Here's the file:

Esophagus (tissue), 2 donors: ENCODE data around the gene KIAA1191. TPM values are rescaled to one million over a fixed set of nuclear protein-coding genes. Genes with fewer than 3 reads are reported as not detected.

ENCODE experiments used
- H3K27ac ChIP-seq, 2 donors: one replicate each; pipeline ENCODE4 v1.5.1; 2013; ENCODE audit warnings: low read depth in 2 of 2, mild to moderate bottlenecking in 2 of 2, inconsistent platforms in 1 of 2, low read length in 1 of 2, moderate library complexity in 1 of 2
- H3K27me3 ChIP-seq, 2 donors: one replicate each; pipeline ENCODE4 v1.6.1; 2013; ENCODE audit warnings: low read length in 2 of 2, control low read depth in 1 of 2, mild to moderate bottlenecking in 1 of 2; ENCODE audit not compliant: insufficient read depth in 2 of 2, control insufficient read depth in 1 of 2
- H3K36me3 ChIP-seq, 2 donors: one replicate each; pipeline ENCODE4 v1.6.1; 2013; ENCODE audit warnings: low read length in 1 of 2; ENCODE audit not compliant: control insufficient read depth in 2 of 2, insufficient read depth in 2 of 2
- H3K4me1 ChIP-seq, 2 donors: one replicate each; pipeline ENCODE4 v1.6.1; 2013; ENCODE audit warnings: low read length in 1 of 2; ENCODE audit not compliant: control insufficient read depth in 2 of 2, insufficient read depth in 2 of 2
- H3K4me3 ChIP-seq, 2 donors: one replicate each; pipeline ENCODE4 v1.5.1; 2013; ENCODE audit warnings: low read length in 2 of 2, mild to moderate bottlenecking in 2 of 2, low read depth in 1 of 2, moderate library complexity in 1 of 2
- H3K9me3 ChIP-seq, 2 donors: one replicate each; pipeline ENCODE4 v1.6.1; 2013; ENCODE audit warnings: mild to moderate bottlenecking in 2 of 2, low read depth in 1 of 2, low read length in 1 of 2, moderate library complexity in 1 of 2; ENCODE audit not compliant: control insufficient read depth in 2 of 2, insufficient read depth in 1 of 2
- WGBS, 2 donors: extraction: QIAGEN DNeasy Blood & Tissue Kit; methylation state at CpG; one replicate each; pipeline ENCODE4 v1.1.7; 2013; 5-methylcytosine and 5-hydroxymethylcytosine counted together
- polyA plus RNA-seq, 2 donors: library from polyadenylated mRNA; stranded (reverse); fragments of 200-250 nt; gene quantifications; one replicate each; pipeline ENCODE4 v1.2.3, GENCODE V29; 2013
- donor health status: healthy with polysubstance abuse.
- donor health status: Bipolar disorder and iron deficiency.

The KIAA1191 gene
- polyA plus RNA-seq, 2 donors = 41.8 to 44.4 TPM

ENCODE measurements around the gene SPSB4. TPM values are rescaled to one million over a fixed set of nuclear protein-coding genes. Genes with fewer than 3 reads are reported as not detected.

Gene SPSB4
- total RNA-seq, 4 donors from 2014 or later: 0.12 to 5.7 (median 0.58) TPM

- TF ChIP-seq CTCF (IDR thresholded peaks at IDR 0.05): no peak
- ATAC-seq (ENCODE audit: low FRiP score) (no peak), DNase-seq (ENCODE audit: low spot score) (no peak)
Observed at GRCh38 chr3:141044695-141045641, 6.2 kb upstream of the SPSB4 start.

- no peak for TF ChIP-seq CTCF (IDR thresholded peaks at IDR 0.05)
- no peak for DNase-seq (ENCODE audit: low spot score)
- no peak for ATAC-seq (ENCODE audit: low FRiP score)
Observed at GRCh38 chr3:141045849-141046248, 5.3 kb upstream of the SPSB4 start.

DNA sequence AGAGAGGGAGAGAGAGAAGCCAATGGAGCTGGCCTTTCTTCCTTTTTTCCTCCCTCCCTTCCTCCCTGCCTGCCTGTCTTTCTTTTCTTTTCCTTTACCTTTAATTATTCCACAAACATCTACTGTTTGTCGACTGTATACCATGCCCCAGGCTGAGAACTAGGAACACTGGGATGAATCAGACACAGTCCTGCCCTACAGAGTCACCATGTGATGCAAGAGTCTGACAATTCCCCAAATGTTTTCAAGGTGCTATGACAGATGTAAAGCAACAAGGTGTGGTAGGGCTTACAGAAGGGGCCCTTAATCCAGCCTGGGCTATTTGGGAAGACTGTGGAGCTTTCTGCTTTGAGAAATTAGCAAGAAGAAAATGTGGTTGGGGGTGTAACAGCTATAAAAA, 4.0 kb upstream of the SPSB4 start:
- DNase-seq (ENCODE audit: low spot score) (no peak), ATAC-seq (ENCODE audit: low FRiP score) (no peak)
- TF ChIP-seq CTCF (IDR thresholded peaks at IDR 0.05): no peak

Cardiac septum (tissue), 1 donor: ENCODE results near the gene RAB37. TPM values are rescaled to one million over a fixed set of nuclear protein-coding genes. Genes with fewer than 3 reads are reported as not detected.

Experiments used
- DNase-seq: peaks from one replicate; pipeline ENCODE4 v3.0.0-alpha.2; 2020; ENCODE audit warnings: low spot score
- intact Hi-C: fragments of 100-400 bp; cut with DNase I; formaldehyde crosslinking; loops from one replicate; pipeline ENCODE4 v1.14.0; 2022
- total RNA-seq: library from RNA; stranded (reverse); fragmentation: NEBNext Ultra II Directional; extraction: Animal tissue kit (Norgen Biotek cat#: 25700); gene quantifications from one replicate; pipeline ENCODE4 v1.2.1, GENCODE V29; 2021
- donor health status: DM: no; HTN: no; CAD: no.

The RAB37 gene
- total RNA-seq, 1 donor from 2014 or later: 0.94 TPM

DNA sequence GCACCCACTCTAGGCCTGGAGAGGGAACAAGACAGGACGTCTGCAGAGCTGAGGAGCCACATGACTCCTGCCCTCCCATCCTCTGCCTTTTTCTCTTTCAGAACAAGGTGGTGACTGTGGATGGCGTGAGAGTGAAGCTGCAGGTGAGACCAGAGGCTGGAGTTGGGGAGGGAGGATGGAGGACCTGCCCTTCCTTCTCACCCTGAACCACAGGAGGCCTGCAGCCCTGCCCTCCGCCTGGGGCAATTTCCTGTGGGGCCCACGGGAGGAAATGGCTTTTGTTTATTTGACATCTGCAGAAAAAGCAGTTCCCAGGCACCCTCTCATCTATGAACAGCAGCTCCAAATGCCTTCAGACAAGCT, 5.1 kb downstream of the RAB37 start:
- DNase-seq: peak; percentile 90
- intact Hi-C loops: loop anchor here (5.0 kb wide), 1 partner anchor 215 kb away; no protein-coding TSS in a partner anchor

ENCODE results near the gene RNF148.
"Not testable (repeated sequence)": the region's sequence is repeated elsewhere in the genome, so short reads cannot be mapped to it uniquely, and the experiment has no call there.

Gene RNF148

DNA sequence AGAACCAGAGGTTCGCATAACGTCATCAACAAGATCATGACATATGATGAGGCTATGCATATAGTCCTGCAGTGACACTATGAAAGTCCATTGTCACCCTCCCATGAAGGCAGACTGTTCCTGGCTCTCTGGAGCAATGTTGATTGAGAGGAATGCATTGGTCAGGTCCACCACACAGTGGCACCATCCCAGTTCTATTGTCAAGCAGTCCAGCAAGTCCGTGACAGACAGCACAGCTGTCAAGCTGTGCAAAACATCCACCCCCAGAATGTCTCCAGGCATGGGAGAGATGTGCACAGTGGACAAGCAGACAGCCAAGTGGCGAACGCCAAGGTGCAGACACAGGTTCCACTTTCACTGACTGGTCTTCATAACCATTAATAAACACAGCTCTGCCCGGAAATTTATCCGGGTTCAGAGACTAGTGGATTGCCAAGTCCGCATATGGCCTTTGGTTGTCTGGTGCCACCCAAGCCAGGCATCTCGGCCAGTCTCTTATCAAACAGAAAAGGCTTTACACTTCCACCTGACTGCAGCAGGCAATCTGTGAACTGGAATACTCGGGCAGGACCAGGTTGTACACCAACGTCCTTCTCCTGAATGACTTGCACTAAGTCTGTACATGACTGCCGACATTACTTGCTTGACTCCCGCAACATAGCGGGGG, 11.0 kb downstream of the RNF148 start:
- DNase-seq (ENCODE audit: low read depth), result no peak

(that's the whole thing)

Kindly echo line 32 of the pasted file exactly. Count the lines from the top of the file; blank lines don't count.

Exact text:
- total RNA-seq: library from RNA; stranded (reverse); fragmentation: NEBNext Ultra II Directional; extraction: Animal tissue kit (Norgen Biotek cat#: 25700); gene quantifications from one replicate; pipeline ENCODE4 v1.2.1, GENCODE V29; 2021